part 2 of 2
Most physicians who are honest with themselves will acknowledge that cancer can be a capricious disease and that claiming success for cures or remissions is an inexact science. Add to this the fact that many terminal patients go to oncologists with the expectation only that they will die, and there is ample opportunity for people to believe exactly what they want to believe.

"I love him," responds Robin Flood, a Chicago woman with an autoimmune disease who moved to Hilton Head to be closer to Medenica's clinic, and who named her daughter Demetria after the doctor's middle name. "He's changed our lives. There are many sides to Dr. Medenica, and they're all good. He is what doctors should be."

"His treatments have never been proven," says a local doctor familiar with Medenica's work. "His anecdotal success stories are of no scientific value whatsoever; we all have those. He tends to mix some conventional treatment with the bullshit, so you never know what's actually working."

For years such contradictory anecdotes of Medenica's work were just that--until 1986. That's when a young oncologist named Jane Gehlsen arrived on Hilton Head Island. A graduate of Memorial Sloan-Kettering Cancer Center, she noticed that Medenica's resume showed he was there at the same time. She also observed that he had claimed to study or do research at a number of first-rate centers when several of her friends had been at the same institutions, yet neither she nor her friends had ever heard of Medenica.

Gehlsen began checking the oncologist's credentials. In short order she received letters from administrators at Sloan-Kettering, Dana-Farber Cancer Institute, M.D. Anderson Tumor Institute and the Mayo Clinic indicating that Medenica had exaggerated his affiliation with them.

Meanwhile, another island physician, Daniel Howley, a neurologist, also began investigating Medenica. He began reviewing the oncologist's charts, and according to court documents filed in South Carolina, eventually went so far as to contact several of Medenica's patients under a false name in an effort to obtain information on how he had treated his patients.

The suspicions snowballed. In 1991 Gehlsen and another doctor filed complaints with the hospital against Medenica, in which they alleged malpractice in specific cases. By then, says one source, "the hospital had two complaints from hospital staff saying this guy was full of shit."

By 1992 the hospital was concerned enough that it ordered a peer review of Medenica done by an outside specialist. It selected an oncologist from North Carolina. Although the review has not been released, it reportedly was not favorable to Medenica's work.

Medenica's medical reputation continued to take a beating as the new year began. In early 1993 a more comprehensive review of his work was conducted by specialists in several fields, including a neurologist and an immunologist, as well as two oncologists. It, too, was devastating.

A hospital committee's summary of that evaluation, now a court record, concluded that "Dr. Medenica's practice at Hilton Head Hospital represents an unregulated, scientifically undisciplined application of medical technology mixed with charisma, unrealistic optimism, pseudo-scientific protocol, and excellent basic nursing care."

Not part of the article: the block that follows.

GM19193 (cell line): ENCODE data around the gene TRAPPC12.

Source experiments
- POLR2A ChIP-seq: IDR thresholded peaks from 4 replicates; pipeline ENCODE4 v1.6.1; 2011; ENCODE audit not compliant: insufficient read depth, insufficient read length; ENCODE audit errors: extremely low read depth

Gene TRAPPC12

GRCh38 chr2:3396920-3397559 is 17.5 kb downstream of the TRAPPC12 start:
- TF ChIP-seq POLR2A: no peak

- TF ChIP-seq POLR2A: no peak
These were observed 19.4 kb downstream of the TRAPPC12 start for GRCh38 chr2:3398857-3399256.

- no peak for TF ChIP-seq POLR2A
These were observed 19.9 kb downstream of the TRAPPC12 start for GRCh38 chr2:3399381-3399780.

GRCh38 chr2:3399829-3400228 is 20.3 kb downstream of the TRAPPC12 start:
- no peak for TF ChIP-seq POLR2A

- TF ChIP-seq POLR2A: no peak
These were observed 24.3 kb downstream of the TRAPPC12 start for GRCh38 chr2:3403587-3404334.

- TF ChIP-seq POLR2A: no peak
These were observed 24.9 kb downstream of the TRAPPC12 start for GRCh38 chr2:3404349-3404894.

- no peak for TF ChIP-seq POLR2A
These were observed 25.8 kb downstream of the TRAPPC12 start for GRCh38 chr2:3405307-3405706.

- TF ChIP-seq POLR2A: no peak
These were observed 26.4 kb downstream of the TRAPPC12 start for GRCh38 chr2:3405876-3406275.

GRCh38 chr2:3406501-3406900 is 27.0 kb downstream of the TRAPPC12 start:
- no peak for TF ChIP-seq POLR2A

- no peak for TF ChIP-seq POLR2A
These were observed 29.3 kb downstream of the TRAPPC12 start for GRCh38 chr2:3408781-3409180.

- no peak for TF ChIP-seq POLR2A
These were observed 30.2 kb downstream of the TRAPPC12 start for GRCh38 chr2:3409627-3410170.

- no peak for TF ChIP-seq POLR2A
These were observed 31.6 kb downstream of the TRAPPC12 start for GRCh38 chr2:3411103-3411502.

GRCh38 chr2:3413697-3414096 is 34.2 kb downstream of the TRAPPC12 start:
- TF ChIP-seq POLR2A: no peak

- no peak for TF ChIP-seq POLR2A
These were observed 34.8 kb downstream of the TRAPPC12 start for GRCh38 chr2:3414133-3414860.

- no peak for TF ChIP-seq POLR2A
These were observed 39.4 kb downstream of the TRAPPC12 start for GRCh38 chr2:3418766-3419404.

Although the text of the special outside peer review team's work was confidential, a portion of the report, dated April 1, 1993, was obtained by The Cancer Letter, a public-policy newsletter published in Washington, D.C. According to the evaluation, Medenica's medicine was poor. It concluded that Medenica seemed to "cloak last-effort therapy with pseudoscientific procedure, thus providing false hope for patients."

In other words, summarizes one source (who, like many others, wants anonymity because of a fear of being sued by Medenica's supporters): "Medenica's patients are all cured--right up until they die."

The evaluation further observed that Medenica performed "excessive and useless laboratory testing costing hundreds of thousands of dollars." At one point the reviewer, Dr. Howard Ozer, then chief of oncology at the University of North Carolina Lineberger Comprehensive Cancer Center, described the number of tests as "beyond bizarre." He concluded, "It is clear at this point that Dr. Medenica does not realize what he's dealing with."

Last May, Alfred Higgins, a neurosurgeon and chairman of Hilton Head Hospital's medical executive committee, sent a series of letters to the American Cancer Society and the South Carolina Board of Medical Examiners, among others. In them, Higgins asked for assistance in evaluating Medenica's treatments, which, he wrote, "suggested a number of questionable practices in terms of both medical and ethical issues."

Perhaps realizing that they had a potential legal bombshell on their hands, administrators at Hilton Head Hospital quietly began attempting to get rid of Medenica. In a taped telephone conversation that is part of a lawsuit in South Carolina, for instance, Hilton Head's CEO, Steven Caywood, assured Gehlsen that Medenica was on his way out. His application for renewed privileges at Hilton Head, Caywood said, was "just not going to happen."

Ten months ago, Stevinson--along with Ali, Anne Coors and ten other Medenica patients--filed their lawsuit against Gehlsen, Howley and Higgins. In it, they charged that the three doctors had conspired to oust Medenica from Hilton Head. As a result, they concluded, the doctors were interfering with their physician/patient relationship and denying them potentially life-sustaining treatment.

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